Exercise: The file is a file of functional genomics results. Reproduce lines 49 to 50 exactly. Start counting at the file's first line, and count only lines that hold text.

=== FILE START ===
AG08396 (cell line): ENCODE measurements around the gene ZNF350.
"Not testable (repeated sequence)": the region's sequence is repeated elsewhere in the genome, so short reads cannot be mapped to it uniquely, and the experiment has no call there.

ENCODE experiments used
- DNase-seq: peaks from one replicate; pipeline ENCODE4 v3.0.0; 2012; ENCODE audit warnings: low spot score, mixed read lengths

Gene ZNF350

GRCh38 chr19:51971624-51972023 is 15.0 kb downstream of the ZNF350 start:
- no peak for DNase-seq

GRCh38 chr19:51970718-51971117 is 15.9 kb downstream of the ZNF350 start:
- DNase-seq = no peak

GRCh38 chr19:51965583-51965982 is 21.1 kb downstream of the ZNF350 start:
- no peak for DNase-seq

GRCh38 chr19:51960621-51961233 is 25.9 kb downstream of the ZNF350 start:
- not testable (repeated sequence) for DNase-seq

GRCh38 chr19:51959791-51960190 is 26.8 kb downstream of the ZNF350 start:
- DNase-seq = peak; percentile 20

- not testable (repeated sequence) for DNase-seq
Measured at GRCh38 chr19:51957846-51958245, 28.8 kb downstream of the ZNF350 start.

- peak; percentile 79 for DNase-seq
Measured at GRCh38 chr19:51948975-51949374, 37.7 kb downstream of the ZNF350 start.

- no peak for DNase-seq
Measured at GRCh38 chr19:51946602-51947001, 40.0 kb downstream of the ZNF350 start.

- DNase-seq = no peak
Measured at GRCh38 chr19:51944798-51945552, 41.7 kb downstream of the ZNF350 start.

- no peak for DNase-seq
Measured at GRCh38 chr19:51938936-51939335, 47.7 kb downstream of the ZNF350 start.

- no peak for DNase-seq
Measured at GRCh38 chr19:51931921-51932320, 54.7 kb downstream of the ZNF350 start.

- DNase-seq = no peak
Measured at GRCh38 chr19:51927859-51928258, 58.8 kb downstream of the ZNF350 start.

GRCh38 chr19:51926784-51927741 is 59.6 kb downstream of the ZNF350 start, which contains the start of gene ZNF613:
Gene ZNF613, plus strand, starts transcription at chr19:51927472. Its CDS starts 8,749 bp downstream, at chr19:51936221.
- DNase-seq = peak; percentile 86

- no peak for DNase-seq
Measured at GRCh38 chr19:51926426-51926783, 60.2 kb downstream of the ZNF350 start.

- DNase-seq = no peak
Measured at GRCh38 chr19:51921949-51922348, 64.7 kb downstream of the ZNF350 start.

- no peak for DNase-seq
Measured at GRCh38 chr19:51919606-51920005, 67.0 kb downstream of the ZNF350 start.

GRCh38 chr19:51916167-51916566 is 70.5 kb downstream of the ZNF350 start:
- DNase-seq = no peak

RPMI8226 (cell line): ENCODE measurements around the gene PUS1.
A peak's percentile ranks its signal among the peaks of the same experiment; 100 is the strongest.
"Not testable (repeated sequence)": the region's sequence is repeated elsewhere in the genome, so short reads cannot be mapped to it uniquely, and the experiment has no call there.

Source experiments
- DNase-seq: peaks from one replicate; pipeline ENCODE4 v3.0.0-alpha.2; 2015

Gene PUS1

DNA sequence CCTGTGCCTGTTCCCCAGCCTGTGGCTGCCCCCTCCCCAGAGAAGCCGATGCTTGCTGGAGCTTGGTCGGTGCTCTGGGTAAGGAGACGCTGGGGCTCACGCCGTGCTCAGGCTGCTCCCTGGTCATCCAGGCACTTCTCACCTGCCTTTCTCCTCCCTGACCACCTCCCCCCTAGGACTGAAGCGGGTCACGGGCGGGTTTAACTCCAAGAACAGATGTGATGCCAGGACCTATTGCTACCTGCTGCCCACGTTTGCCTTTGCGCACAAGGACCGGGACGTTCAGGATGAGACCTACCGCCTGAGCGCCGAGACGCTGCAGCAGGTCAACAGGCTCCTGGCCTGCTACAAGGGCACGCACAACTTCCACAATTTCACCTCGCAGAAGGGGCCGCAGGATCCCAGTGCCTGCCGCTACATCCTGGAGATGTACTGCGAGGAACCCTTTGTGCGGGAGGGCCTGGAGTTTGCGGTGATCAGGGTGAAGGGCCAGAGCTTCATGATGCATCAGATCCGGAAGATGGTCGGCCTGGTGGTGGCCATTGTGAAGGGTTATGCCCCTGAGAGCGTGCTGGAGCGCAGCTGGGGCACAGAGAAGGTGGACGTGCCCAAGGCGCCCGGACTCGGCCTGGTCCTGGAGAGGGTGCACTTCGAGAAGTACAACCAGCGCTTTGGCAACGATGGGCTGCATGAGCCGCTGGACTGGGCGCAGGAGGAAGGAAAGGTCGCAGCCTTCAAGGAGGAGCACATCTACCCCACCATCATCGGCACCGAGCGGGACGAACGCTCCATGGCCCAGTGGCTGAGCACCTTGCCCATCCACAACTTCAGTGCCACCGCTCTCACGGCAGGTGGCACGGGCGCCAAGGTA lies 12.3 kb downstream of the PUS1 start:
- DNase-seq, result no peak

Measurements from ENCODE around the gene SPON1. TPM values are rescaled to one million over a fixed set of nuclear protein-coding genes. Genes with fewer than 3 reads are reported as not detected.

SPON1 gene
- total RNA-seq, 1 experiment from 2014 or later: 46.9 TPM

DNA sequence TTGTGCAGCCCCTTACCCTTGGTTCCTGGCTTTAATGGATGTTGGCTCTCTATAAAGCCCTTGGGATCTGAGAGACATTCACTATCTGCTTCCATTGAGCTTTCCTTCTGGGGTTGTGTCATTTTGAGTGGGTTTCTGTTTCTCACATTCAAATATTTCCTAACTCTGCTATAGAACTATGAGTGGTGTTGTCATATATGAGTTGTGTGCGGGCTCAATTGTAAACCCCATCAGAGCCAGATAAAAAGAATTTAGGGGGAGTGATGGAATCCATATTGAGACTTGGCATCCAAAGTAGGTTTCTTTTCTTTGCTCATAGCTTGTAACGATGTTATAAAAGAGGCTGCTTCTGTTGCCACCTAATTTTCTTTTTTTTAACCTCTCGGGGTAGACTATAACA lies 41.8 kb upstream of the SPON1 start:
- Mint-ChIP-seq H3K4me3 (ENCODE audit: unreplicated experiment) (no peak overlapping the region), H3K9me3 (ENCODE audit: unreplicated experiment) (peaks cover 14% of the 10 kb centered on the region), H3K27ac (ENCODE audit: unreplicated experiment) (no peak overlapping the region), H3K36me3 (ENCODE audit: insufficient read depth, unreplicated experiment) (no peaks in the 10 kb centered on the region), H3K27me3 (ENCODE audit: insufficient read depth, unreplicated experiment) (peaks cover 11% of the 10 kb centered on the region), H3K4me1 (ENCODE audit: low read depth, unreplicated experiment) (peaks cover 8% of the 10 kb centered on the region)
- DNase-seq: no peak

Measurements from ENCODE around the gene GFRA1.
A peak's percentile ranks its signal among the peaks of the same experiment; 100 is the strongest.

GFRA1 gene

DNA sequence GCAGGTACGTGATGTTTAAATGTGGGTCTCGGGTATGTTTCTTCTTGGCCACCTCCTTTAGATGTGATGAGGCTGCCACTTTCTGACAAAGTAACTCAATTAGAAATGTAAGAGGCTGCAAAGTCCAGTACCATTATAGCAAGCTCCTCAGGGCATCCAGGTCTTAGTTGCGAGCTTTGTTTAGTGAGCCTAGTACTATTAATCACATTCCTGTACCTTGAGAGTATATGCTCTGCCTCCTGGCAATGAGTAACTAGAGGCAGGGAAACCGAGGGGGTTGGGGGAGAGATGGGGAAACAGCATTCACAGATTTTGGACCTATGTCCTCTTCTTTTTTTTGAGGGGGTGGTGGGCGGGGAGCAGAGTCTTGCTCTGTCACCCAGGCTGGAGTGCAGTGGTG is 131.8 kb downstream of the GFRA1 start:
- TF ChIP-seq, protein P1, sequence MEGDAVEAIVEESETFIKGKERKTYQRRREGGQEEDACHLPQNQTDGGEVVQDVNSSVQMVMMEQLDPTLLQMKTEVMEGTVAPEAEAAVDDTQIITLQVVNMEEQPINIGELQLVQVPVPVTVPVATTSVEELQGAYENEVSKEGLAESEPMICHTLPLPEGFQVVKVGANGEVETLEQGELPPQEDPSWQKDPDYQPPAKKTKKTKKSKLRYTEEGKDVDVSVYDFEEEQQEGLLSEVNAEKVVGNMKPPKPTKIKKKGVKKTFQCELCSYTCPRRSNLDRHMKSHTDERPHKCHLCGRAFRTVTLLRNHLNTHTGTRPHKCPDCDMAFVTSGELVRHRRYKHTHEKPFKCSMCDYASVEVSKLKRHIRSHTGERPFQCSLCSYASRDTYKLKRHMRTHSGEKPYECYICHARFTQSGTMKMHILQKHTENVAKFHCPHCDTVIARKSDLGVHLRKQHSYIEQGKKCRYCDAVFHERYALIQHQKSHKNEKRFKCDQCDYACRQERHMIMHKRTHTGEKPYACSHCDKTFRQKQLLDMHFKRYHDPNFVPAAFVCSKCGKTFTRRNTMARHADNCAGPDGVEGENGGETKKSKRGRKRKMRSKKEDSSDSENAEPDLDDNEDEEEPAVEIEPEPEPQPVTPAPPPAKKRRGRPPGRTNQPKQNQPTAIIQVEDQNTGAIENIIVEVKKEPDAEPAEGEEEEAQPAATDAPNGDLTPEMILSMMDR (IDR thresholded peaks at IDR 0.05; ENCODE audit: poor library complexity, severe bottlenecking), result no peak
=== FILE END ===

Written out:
Measurements from ENCODE around the gene SPON1. TPM values are rescaled to one million over a fixed set of nuclear protein-coding genes. Genes with fewer than 3 reads are reported as not detected.

SPON1 gene